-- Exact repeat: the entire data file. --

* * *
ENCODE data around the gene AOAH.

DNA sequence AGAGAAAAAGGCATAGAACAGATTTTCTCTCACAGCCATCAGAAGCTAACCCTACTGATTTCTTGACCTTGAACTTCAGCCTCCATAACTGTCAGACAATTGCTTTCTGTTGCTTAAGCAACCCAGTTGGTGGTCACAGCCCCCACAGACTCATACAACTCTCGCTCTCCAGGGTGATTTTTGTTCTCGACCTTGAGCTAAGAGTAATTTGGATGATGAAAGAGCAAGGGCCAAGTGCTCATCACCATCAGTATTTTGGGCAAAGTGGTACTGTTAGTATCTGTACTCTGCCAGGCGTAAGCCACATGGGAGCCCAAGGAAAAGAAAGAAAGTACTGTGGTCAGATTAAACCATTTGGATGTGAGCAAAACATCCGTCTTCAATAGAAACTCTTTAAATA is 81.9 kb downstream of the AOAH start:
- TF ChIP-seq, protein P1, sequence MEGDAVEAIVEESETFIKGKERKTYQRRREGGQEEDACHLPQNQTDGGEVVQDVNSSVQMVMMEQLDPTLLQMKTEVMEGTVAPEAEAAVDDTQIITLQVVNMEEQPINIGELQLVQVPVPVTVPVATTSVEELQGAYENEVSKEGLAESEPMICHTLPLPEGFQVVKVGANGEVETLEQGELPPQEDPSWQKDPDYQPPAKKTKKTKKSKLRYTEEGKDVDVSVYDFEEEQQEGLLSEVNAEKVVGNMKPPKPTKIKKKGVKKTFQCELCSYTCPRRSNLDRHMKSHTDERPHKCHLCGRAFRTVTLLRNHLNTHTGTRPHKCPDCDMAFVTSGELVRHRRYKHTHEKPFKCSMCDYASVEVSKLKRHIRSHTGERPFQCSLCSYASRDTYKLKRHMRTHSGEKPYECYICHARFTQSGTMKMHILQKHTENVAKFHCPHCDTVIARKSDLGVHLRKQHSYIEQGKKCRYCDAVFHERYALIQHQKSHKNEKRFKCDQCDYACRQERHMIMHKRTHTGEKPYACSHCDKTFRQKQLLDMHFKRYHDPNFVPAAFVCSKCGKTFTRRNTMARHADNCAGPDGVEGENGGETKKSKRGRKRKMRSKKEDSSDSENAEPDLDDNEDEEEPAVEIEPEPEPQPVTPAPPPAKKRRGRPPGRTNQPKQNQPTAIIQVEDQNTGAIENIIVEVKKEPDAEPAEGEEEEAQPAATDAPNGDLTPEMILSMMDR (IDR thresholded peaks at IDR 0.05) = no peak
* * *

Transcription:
ENCODE data around the gene AOAH.

DNA sequence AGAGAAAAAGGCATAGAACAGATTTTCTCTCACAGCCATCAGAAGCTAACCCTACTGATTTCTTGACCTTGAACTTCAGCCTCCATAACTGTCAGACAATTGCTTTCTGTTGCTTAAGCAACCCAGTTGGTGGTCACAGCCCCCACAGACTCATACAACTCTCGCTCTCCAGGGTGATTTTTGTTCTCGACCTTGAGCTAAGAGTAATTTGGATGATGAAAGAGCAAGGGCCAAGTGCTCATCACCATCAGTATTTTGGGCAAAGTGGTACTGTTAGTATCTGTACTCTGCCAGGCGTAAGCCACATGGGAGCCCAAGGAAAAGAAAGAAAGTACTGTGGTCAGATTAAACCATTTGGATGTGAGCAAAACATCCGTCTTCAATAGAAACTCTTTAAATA is 81.9 kb downstream of the AOAH start:
- TF ChIP-seq, protein P1, sequence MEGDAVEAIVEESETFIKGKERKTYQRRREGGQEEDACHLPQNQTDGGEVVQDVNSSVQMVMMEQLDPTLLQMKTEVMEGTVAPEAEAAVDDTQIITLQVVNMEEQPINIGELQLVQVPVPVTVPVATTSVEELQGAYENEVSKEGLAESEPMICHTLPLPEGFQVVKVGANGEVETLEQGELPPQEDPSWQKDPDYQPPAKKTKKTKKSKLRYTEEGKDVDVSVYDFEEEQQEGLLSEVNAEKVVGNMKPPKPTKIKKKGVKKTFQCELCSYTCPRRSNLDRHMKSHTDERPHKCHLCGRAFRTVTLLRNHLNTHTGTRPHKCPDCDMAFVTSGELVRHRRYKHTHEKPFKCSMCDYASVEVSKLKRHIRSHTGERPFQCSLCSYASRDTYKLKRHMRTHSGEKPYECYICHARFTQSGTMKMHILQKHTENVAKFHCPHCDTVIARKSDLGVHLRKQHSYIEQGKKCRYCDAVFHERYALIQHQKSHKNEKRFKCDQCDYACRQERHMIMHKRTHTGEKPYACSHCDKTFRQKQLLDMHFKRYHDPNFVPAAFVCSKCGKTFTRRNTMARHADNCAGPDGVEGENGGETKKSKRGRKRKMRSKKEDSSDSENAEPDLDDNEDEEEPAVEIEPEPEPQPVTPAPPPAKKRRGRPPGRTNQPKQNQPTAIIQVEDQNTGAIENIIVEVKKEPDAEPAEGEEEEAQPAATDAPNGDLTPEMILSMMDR (IDR thresholded peaks at IDR 0.05) = no peak